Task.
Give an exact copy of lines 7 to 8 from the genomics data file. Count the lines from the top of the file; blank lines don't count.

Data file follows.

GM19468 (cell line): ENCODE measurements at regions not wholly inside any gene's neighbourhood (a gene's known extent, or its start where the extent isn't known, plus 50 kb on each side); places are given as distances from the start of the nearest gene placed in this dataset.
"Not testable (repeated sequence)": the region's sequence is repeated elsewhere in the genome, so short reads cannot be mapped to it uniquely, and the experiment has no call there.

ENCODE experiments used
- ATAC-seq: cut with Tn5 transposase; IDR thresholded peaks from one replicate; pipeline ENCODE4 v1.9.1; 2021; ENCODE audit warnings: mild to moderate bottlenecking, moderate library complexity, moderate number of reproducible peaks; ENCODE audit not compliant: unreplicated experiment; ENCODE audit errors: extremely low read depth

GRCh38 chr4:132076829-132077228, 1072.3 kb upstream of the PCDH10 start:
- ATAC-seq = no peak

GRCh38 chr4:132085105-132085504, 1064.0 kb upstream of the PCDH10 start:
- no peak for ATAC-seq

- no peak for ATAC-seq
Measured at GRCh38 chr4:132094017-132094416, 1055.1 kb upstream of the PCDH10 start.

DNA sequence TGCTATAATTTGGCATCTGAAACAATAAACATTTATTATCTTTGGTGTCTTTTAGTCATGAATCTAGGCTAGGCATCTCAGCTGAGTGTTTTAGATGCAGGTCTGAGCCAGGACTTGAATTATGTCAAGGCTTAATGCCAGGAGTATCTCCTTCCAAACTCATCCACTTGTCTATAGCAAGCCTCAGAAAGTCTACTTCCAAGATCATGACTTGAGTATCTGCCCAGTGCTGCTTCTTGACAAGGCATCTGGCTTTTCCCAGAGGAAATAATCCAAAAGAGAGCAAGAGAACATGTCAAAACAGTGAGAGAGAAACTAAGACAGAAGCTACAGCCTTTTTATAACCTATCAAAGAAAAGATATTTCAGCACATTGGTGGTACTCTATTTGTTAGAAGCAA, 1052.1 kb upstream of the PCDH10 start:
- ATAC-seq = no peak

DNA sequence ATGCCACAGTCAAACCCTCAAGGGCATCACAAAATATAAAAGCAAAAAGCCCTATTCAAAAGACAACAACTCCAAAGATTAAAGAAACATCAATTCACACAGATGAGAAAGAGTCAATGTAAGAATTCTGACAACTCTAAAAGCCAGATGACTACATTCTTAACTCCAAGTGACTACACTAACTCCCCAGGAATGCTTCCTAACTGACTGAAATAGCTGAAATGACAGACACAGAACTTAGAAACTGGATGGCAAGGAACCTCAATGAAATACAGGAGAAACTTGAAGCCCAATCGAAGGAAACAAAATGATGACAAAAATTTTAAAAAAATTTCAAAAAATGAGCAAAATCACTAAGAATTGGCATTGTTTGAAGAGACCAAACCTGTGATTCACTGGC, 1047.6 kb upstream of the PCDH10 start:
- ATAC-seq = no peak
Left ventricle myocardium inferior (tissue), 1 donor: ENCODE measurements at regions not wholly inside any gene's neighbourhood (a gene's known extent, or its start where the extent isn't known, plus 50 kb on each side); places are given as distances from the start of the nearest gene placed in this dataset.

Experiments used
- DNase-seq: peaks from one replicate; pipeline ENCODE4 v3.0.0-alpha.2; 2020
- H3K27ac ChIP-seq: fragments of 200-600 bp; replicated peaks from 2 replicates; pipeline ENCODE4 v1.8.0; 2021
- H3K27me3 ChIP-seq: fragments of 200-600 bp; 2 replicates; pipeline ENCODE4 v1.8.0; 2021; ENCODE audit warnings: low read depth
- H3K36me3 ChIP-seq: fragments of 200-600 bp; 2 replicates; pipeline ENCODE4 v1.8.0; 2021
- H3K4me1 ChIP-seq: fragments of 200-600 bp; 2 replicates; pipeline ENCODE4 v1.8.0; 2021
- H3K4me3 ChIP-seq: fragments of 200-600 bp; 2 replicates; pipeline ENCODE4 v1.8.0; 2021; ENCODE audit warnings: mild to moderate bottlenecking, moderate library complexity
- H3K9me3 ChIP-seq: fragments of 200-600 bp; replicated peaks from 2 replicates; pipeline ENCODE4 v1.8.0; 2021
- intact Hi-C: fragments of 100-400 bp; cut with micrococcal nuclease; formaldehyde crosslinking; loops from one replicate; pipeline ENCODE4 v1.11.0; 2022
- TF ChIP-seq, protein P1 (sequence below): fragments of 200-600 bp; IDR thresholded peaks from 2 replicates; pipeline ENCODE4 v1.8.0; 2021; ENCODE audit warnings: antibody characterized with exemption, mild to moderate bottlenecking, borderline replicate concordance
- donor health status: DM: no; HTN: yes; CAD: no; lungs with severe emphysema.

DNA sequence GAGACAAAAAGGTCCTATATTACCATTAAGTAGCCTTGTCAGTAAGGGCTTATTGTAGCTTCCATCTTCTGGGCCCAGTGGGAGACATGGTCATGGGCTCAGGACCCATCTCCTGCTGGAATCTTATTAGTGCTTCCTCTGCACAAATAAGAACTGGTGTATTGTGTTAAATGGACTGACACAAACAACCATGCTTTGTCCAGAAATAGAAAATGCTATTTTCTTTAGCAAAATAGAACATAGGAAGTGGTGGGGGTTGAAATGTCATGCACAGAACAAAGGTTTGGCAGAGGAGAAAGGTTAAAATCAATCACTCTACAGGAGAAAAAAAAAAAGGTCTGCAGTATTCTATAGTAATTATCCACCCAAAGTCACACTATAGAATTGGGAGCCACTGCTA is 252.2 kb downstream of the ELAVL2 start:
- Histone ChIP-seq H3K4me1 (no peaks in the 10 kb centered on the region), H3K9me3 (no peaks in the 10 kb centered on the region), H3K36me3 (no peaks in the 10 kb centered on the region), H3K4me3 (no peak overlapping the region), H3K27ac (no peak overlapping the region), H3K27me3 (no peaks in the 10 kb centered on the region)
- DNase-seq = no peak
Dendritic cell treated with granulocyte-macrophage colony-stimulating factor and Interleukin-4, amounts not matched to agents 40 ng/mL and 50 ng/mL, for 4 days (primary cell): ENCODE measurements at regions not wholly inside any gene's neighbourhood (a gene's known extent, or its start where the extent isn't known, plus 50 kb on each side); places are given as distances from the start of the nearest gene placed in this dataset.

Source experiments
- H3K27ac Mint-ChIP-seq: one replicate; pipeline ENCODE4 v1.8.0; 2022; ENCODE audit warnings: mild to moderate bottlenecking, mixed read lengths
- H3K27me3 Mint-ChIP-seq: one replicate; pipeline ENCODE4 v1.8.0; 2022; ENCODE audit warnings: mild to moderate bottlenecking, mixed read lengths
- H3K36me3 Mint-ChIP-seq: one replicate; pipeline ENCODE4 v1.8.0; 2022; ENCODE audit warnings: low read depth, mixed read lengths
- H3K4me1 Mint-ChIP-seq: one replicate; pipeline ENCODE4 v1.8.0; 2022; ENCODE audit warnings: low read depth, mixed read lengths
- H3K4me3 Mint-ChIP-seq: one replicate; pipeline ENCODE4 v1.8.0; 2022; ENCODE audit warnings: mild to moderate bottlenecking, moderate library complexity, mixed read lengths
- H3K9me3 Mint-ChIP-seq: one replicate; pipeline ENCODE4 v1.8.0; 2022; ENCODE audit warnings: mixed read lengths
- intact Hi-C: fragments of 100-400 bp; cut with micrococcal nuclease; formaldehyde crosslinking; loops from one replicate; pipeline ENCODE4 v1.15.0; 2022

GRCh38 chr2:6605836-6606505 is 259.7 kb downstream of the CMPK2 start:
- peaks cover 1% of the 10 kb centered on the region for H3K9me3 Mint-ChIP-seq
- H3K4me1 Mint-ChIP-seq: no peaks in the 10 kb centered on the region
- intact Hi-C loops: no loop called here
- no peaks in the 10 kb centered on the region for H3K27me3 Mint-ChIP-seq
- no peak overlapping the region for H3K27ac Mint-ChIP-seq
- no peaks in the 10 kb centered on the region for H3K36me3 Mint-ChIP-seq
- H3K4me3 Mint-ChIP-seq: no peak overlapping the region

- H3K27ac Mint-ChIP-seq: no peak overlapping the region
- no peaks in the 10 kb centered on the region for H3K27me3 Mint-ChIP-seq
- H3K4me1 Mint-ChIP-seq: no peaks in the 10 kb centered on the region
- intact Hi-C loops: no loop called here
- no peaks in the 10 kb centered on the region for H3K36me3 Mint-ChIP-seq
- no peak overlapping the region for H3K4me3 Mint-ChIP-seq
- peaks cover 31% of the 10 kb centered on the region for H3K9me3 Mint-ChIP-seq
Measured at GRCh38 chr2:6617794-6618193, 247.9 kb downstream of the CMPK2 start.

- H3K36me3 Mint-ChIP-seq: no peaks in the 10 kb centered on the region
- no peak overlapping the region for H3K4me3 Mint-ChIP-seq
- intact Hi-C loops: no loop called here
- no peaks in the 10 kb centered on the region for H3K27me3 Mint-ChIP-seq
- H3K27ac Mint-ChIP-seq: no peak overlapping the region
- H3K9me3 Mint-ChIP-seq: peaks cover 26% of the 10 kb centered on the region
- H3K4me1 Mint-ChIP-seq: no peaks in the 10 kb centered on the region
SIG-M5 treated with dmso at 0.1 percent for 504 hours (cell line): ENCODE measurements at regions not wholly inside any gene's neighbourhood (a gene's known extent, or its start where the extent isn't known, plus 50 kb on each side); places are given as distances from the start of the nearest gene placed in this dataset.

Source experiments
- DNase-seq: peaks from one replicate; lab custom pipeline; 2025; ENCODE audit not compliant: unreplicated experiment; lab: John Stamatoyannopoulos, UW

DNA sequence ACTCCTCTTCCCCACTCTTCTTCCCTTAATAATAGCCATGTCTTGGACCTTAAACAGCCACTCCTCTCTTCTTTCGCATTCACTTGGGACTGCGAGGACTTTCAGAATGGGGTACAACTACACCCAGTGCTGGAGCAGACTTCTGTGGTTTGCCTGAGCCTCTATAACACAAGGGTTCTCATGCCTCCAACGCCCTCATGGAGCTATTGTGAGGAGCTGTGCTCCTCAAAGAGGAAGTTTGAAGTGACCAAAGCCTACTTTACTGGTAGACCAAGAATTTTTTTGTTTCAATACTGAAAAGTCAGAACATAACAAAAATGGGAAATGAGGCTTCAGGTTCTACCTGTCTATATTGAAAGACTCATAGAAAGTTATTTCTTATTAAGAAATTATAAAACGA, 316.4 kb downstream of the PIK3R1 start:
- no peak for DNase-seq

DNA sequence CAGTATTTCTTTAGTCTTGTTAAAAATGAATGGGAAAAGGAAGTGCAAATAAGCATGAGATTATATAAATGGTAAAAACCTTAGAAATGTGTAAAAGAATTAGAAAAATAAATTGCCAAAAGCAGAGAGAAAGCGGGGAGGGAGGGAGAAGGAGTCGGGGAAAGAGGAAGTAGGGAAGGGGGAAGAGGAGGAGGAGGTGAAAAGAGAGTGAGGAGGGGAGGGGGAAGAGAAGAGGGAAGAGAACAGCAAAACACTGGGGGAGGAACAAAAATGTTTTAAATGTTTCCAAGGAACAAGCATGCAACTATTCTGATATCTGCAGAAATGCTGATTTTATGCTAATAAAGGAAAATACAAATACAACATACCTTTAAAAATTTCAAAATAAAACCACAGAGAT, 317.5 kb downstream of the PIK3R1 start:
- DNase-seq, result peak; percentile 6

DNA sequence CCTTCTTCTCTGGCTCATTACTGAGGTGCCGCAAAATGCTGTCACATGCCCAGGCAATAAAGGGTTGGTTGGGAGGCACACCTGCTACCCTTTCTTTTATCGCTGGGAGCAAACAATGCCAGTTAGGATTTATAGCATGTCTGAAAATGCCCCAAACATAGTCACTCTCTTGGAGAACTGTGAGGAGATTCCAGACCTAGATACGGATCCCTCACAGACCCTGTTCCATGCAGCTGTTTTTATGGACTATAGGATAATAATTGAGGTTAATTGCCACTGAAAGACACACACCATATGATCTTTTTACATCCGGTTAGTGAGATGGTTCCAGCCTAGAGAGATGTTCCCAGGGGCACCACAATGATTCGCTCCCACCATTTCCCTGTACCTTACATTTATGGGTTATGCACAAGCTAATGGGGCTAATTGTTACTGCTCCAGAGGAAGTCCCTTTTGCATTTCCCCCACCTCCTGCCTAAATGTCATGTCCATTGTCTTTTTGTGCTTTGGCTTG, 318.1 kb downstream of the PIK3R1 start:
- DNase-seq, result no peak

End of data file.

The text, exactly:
GRCh38 chr4:132085105-132085504, 1064.0 kb upstream of the PCDH10 start:
- no peak for ATAC-seq